He gives this theory because, being a cessationist, he needs a completion within the canon. For the cessationist, Pentecost must end. Having four of them gives a nice twist to a failed set of beliefs. Sproul creates a mythological series of outpourings which begin and end a designated move of God.
To achieve this, Sproul concocts four sets of believers. He claims there were, after the disciples on the actual Day of Pentecost, the ‘Samaritans’, the ‘God-fearers’, and the ‘Gentiles’. These coincide with four passages of scripture which indicate that the Spirit was poured on on four groups who all, then, prophesied or spoke in tongues as evidence of the outpouring.
In making these four separate outpourings, or, as he has it, ‘The Four ‘Pentecosts’’, he misses the point that, in fact, Luke, in the Book of Acts, is giving the account of how the outpouring first occurred on a single designated day, the Day of Pentecost, fifty days after the resurrection of Christ, as promised by Christ, who told the disciples to wait until the promise of the Spirit was fully come, which they did.
Thereafter, any evidence of the same outpouring was proof that it was a continuance of the original outpouring, and not a separate outpouring. In fact, Peter declared that this Promise of the Spirit ‘is to you and to your children, and to all who are afar off, as many as the Lord our God will call”, Acts 2:39. Therefore, one would expect that, after the outpouring was begun on the Day of Pentecost, the promise would continue until Christ came for the Church at the end of the Age.
The prophecy of Joel states that God would ‘pour out of His Spirit upon all flesh’, meaning all people. The outpouring of the Spirit has no designated time span in scripture, nor generational completion, nor removal until the Holy Spirit is no longer in the earth working in and through the Church. The outpouring is to and upon all who believe on the name of Christ, starting with Pentecost, and continuing until the Lord comes for the Church. The Promise remains.
So there are not four Pentecosts, but one, which commenced the outpouring, which has not yet ended. The other three examples in Acts actually confirm the continuance of the Spirit to fill and baptise people who believe on the name of Christ.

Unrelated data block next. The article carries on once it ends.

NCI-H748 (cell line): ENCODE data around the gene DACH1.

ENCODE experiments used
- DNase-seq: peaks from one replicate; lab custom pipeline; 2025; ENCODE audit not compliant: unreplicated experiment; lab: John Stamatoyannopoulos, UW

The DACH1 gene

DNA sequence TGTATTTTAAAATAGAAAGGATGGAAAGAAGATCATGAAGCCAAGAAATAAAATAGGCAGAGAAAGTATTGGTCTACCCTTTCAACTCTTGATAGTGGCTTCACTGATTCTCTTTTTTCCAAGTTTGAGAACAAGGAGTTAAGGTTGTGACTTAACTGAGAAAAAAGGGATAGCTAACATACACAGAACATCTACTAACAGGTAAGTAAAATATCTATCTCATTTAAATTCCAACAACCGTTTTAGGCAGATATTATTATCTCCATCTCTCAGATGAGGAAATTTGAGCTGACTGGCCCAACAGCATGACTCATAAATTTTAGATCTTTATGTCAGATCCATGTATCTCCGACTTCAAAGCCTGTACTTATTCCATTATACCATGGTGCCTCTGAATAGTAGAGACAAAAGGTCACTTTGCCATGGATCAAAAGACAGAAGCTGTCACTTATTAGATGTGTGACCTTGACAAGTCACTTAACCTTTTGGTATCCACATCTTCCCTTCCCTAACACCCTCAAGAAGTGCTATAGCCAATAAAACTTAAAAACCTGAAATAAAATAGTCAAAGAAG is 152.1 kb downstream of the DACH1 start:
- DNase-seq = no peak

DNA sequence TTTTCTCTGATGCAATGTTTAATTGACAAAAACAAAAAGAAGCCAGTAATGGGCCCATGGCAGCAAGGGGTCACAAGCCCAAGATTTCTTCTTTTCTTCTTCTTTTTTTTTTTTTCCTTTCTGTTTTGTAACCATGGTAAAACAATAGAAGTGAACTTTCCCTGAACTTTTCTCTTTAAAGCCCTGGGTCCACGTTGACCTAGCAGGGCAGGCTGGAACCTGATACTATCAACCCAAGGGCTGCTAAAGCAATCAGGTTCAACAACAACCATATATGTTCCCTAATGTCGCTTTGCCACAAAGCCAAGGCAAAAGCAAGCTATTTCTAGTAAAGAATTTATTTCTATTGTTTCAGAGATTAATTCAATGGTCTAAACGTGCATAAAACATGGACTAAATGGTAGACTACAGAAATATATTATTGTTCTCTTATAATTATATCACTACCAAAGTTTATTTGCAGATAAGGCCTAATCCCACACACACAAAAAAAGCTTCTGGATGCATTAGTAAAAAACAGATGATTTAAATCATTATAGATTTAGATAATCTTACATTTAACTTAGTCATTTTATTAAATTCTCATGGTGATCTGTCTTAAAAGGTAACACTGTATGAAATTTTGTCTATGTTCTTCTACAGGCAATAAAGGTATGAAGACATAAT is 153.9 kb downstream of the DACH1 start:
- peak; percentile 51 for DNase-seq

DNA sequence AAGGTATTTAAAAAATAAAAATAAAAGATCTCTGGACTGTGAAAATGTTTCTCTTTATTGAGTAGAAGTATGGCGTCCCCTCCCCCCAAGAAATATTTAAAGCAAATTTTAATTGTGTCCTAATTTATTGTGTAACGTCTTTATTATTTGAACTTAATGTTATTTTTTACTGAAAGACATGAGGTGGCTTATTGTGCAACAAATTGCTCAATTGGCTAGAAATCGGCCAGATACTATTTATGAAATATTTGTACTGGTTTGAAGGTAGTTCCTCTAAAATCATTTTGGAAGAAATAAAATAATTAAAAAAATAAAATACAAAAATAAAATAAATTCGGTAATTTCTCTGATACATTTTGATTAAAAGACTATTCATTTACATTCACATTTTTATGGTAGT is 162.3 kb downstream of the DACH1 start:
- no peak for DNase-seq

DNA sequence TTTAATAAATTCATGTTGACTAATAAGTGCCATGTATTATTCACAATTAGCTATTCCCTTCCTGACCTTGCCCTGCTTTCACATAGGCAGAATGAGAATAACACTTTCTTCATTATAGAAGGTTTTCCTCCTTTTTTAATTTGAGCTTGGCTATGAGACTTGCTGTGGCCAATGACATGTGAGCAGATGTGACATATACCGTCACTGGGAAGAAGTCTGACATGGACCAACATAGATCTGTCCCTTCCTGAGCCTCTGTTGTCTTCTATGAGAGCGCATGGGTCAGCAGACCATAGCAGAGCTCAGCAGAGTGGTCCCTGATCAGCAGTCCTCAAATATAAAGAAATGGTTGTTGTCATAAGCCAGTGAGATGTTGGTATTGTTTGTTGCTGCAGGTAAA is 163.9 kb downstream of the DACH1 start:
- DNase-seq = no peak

How does Sproul lay out the four Pentecosts? He starts with the outpouring on the Jewish disciples in the Upper Room in Jerusalem on the Day of Pentecost. This we can agree to. It is, obviously a Pentecost. Then he adds three others.
Samaritans: Acts 8:14–17. There was a mini-Pentecost among the Samaritan believers. They’d received the water baptism, but not the baptism of the Spirit until Peter and John laid hands on them. And you see this mini-repetition of Pentecost especially for Samaritans.
God-fearers: Acts 10:44–48; 11:13–18. This is Pentecost number 3. All of the believers received the baptism among the Jews, among the Samaritans, and now the God-fearers. This was not a theology of have and have-not. The significance that the Apostles see in the narrative that their experience was common.
Gentiles: Acts 19:1–7. Again we see a temporal separation between conversion and the reception of the empowering gift of the Spirit. But all of the Ephesians who were there that day received the Holy Ghost and were empowered for ministry.
Well, nowhere in Scripture is there a division of types of Gentiles in this manner, nor a division of Pentecosts. There were either Jews or Gentiles. The disciples in the Upper Room were all Jews who were with Christ, who believed on Him and were instructed to wait in Jerusalem until the outpouring, or endowment form on high. Then, after waiting until the actual Day of Pentecost, they were baptised with the Spirit and spoke in tongues. This was evidence of the outpouring. It started at Jerusalem as prophesied, and was upon the Jews first.
The Samaritans, ‘God-fearers’ and Gentiles were all considered outside of the Jewish concision. The Samaritans, especially, had associations with Israel, but were separated from the tribes of Judah and Benjamin, and mingled with the Gentile nations. There was the circumcision or the uncircumcision, the Jews or the Gentiles, the Jews or the Greeks.